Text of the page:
PDA

View Full Version : Why do teams offer coaches such long deals?



JasonJohnHorn
05-15-2014, 09:11 AM
The recent hirings of Steve Kerr and Stand Van Gundy have seen TWO coaches secure five-year deals. Kerr, for his part, has signed the richest contract ever for a person who has never had a coaching job before and is the third highest paid coach in the league (Pop and Doc make more, as does SVG now, though SVG has two jobs).


Five years seems like a LONG time, especially since both have two of the richest contracts among coaches in the league.

What is doubly odd about this is the fact that only FOUR coaches in the league right now have been with their current team for at least five years. These longs deals are simply bad bets. I realize that in order to get the coaches to sign that they have to offer bigger deals, but given that most coaches these days get fired after two or three seasons, it seems like teams are now wasting a boat load of money on coaches.

The Lakers will be paying for three coaches next year (Brown, D'Antoni and whoever they sign), Brown, if he can get a job next season will be collecting pay cheques from three teams (unless the Lakers contract ran out, which it may have). Maurice Cheeks got fired before his first season was up.

I thought buying players out was bad enough, but teams are getting awful with overpaying coaches and then buying them out.

When Phil Jackson coached the Bulls, he warned the Bulls owner after their first three-peat that the era of the million dollar coach was coming (no NBA coach was making a million back then). Jackson claims the owner scoffed at that idea, but now, there are NO coaches making less than a million, and rookie coaches are getting paid more today than as many a 8 combined coaches in 1991.

This Pistons have gone through six head coaches since 2008! That is one a year. And not they just put money down on having one for 5 straight years?


The answer to my question is obvious. Coaches have no job security in this league and they want long deals before they sign, and the market allows this. Also, teams that have long-term relationships with coaches win more. Of the four coaches in the league that have been with their current team for fives year or more, ALL of them have a conference title under their belt, three of them have at least one championship, and two of them have multiple championships. But considering that the average lifespan of a coach outside of San Antonio is less than two seasons, it seems that five year contracts are a sure way to make sure the team is paying for as many as three coaches at once. It just seems like bad business to me.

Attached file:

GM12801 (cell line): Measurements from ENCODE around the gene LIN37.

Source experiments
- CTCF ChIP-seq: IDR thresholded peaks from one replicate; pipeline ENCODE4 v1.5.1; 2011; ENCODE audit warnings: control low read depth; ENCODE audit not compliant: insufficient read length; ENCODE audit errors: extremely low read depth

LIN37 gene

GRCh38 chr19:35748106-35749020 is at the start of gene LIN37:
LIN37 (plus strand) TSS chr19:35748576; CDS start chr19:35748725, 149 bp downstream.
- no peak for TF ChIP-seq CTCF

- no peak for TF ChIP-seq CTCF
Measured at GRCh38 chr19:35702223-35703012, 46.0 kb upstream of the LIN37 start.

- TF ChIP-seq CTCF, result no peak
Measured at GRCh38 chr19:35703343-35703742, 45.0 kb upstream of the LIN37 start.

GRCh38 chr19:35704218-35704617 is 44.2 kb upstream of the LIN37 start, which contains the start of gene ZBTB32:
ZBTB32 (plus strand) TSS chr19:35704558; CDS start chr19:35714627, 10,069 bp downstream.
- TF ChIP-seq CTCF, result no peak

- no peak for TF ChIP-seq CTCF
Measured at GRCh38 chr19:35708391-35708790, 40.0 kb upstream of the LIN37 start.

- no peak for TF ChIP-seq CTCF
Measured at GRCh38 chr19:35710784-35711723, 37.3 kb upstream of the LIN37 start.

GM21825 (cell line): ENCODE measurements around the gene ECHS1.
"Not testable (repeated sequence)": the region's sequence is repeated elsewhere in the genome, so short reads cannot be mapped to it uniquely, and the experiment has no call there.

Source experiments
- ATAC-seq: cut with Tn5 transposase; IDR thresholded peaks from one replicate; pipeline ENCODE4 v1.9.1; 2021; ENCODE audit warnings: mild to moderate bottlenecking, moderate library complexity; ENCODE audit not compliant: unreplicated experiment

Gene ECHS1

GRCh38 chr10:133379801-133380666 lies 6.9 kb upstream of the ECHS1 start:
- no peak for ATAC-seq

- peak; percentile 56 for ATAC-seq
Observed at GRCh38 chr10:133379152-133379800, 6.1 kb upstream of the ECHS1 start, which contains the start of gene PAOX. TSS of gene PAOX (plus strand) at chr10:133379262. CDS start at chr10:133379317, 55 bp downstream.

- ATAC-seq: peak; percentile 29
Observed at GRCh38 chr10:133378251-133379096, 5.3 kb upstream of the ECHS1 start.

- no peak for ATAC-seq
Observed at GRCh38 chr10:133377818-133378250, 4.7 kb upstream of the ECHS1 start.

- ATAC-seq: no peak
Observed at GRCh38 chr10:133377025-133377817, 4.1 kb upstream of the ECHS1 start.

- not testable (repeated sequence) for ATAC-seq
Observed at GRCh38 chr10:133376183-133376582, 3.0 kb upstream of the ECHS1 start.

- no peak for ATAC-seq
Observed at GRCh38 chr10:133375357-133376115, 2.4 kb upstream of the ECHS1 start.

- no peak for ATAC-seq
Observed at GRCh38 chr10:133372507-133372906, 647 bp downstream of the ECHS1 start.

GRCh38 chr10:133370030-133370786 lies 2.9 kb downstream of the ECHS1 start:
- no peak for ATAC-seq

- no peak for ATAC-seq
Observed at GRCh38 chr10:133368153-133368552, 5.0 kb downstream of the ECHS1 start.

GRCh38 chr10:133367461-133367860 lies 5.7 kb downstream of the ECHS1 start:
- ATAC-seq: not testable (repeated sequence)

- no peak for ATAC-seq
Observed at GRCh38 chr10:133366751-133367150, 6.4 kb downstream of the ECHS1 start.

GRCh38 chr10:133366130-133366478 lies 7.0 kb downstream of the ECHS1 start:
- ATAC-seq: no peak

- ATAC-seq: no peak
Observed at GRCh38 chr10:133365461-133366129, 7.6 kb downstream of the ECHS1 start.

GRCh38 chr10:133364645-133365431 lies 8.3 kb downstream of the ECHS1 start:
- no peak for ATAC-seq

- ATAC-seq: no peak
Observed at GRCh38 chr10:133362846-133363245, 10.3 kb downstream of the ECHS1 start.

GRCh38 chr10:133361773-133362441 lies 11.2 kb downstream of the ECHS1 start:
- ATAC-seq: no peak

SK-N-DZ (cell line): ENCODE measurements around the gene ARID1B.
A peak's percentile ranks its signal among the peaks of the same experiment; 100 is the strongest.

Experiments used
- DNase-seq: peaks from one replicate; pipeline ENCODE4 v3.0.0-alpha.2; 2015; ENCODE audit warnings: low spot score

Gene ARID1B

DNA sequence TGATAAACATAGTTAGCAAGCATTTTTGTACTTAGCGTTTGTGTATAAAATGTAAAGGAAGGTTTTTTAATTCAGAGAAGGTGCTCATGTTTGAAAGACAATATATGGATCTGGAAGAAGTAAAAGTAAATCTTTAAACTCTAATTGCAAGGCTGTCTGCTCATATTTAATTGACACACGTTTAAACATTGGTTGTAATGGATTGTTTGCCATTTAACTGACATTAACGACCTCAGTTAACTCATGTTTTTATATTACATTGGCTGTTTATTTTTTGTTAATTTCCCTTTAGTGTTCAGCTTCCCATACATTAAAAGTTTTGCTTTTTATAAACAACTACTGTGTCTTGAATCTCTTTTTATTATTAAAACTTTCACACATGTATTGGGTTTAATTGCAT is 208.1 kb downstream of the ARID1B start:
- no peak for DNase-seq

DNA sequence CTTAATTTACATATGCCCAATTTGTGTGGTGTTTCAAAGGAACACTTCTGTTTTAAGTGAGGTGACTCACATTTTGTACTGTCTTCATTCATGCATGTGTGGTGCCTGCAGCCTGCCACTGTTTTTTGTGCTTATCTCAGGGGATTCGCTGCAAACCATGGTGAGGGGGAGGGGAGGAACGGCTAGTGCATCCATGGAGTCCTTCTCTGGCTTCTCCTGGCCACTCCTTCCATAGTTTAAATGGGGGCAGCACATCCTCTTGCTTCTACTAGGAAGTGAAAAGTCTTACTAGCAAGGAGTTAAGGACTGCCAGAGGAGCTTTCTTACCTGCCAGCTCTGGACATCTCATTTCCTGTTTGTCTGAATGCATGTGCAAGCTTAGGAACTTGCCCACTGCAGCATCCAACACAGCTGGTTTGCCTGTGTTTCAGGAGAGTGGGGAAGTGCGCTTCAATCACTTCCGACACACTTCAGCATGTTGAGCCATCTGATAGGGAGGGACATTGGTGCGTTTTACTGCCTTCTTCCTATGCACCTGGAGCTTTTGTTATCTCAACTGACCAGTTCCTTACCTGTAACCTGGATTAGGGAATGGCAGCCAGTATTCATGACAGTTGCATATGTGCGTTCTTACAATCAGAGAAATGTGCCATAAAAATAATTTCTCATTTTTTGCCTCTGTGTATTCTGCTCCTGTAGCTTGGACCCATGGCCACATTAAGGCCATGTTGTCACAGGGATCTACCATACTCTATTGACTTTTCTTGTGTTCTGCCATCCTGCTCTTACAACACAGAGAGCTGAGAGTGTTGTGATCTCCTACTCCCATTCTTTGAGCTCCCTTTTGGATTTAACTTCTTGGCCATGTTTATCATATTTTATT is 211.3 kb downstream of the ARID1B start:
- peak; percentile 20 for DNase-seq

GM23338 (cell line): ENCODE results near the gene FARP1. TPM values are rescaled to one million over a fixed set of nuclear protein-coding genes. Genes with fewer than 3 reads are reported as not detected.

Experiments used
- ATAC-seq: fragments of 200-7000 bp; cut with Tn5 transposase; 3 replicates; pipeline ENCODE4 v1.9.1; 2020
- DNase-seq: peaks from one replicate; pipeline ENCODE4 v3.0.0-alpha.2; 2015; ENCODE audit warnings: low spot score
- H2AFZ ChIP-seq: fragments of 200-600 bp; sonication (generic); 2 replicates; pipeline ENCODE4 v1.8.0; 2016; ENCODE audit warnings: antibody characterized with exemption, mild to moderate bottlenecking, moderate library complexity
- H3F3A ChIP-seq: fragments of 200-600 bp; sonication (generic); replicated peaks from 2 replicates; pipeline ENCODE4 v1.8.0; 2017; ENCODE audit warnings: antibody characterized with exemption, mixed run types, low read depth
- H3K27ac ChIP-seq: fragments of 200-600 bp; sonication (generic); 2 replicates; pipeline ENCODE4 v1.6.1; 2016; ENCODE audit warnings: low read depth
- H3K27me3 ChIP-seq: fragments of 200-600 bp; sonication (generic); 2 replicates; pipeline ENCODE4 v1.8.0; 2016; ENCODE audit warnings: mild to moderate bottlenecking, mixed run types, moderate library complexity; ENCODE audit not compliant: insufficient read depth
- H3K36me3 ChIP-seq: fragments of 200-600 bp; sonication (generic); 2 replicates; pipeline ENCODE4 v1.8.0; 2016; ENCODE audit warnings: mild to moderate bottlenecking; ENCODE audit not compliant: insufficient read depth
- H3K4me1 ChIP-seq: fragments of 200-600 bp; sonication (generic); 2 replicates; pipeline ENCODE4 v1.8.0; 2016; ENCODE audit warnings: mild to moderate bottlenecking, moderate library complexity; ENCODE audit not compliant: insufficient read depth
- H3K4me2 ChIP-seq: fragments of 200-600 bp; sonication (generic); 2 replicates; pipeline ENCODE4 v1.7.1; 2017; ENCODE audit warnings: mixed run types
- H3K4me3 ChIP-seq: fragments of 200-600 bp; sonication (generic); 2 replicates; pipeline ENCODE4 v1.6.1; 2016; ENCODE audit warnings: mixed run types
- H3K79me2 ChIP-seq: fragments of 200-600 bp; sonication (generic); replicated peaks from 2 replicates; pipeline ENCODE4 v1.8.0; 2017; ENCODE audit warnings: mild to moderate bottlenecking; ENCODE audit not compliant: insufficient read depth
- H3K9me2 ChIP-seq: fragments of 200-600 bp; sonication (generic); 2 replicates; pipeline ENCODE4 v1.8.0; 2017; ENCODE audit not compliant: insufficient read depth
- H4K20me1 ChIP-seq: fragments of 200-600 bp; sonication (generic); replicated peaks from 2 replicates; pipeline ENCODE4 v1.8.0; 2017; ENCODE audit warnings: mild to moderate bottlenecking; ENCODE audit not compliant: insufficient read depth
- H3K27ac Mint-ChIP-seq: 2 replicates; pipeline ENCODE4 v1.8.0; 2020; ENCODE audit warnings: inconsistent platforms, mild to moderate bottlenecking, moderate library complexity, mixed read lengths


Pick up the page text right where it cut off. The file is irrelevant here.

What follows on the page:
Iron24th
05-15-2014, 09:15 AM
To have more time to fire them.

koreancabbage
05-15-2014, 10:27 AM
desperate and one upping the other teams that are offering them 3 year deals.

ManRam
05-15-2014, 10:47 AM
desperate and one upping the other teams that are offering them 3 year deals.

Yeah. Simple answer for these two examples.

GS offered Kerr more years than NYK did, and ultimately that's what swayed him.
Detroit had to bend over backwards to convince SVG to coach there.

Both these coaches had the leverage. Pretty straight-forward.

And in the end, it's "just" money. It's not like any of this counts against the cap or anything. For many owners I'm sure the risk feels worth it. I mean, even LAL who are paying how-many-coaches right now, it's just money from the owners' pockets. Even if you're paying 4 coaches at once, it's not gonna harm the team financially, just the owners' deep pockets.

slashsnake
05-15-2014, 11:08 AM
I think you hit the nail on the head there up above. For a coach it offers more stability. Have a coach with 1 year left with a mediocre season you are more likely to just part ways than with a coach who has 15 million you have to pay out to change your coach.